1. Cruise the river aboard a traditional longtail boat. Take an excursion along the Mekong River (seasonal water levels permitting), passing rustic villages and temples along the way.

2. Play games: No TV, no movies, no problem: choose from a selection of board games for an old-fashioned family games night.

3. Meet the locals: The mountainous areas of Doi Mae Salong, also known as Santikhiri, are home to tea plantations settled by Chinese who lived in Burma for a number of years during the Chinese Civil War. A guided tour teaches about the fascinating history of the area, as well as the high-quality High Mountain Oolong tea cultivated here.

4. Become an Elephant Whisperer. Through a partnership with The Golden Triangle Elephant Research Foundation, the family gets to help scientists learn more about elephant intelligence, how these creatures view and interpret the world.

5. Adopt an elephant. An elephant trek goes without saying as the top activity here. But you also might want to help out one of the resident elephants, most of which have been rescued from arduous life on the streets of Thailand’s cities. Through a monthly sponsorship or a one-time donation, guests can aid the Golden Triangle Asian Elephant Foundation to get elephants and their mahouts off the city streets and placed in a caring natural environment.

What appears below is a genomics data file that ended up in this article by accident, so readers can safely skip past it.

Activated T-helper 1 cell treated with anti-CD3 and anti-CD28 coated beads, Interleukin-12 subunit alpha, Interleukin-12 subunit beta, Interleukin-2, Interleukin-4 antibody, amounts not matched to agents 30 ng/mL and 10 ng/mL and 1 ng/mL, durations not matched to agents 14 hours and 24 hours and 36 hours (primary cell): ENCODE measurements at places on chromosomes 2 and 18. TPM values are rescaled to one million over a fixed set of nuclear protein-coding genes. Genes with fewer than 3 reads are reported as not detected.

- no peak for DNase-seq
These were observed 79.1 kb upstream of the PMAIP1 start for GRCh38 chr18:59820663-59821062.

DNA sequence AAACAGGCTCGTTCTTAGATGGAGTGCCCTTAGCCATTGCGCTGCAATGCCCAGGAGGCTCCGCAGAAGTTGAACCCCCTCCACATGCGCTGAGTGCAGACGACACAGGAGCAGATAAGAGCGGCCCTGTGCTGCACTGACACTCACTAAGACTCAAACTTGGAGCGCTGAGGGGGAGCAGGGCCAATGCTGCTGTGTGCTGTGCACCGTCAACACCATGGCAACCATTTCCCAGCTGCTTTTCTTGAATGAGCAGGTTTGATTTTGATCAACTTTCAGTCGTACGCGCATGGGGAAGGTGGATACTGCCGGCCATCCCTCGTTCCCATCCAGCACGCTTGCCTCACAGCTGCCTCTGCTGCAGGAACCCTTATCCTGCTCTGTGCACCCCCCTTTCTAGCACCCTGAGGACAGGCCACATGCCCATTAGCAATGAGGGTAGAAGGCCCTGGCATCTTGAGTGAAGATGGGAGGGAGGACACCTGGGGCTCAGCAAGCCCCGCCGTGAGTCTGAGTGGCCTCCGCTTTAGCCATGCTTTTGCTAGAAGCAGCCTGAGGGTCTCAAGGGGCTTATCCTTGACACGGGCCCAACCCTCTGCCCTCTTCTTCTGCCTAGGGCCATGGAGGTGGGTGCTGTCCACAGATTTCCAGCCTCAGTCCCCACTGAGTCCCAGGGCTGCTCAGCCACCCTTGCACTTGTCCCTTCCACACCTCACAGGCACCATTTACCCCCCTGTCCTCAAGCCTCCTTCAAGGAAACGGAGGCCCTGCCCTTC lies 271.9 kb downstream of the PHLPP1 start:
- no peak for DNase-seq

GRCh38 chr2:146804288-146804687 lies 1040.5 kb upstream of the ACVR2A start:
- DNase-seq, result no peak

Four Seasons Resort Golden Triangle

Kids’ fun by age group—best for…

Note: Four Seasons Tented Camp Golden Triangle welcomes kids 12 and older.

Tweens & teens: Trekking through the jungle on elephant-back. Learning how to ride and care for elephants. A spa date. Cooking classes. Conducting elephant research. Bird watching. A trip to a local temple or market. A river cruise.

Explore all of the Special Offers at Four Seasons Resorts across the globe.

Elephant Trekking Four Seasons

Elephant Trekking Four Seasons

Post Author
Bonnie Schiedel

A Four Seasons contributor, Bonnie Schiedel is a freelance writer and editor for print and web, specializing in parenting, health, nutrition, fitness and the outdoors. She lives with her husband and young daughter in Thunder Bay, Ontario, Canada, on the shores of Lake Superior. Bonnie looks forward to introducing her daughter to some of her favorite destinations, such as St. Lucia, Costa Rica, Britain and Canada’s east coast—in particular, the tantalizing variety of food and beaches! You can read her work at North Star Writing.

View all posts from Bonnie